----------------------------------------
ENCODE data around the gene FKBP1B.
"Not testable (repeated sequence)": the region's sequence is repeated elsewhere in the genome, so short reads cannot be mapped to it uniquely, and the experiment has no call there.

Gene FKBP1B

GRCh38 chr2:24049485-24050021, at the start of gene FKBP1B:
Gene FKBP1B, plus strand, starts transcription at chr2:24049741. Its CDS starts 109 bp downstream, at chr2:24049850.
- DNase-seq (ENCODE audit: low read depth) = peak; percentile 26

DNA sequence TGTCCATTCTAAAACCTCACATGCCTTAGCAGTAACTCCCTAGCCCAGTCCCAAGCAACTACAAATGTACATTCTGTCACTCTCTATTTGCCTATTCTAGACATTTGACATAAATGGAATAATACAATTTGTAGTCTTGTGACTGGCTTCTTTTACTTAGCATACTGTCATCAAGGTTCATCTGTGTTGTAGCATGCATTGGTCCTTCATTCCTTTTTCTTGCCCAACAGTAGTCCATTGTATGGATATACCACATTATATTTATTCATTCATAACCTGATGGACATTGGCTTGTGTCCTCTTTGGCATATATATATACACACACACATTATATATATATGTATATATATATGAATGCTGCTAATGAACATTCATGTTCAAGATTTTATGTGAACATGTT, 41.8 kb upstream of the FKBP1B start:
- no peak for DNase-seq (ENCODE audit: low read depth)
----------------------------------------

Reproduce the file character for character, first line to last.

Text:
ENCODE data around the gene FKBP1B.
"Not testable (repeated sequence)": the region's sequence is repeated elsewhere in the genome, so short reads cannot be mapped to it uniquely, and the experiment has no call there.

Gene FKBP1B

GRCh38 chr2:24049485-24050021, at the start of gene FKBP1B:
Gene FKBP1B, plus strand, starts transcription at chr2:24049741. Its CDS starts 109 bp downstream, at chr2:24049850.
- DNase-seq (ENCODE audit: low read depth) = peak; percentile 26

DNA sequence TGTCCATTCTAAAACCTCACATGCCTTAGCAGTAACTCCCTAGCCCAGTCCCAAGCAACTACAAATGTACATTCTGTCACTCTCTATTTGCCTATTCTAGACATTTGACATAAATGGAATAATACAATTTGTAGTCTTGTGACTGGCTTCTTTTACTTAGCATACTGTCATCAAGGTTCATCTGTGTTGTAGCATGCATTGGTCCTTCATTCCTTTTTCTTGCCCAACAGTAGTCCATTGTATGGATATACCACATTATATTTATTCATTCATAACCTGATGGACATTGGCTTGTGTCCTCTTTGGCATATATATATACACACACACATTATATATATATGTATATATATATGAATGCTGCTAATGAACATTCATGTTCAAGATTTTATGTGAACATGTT, 41.8 kb upstream of the FKBP1B start:
- no peak for DNase-seq (ENCODE audit: low read depth)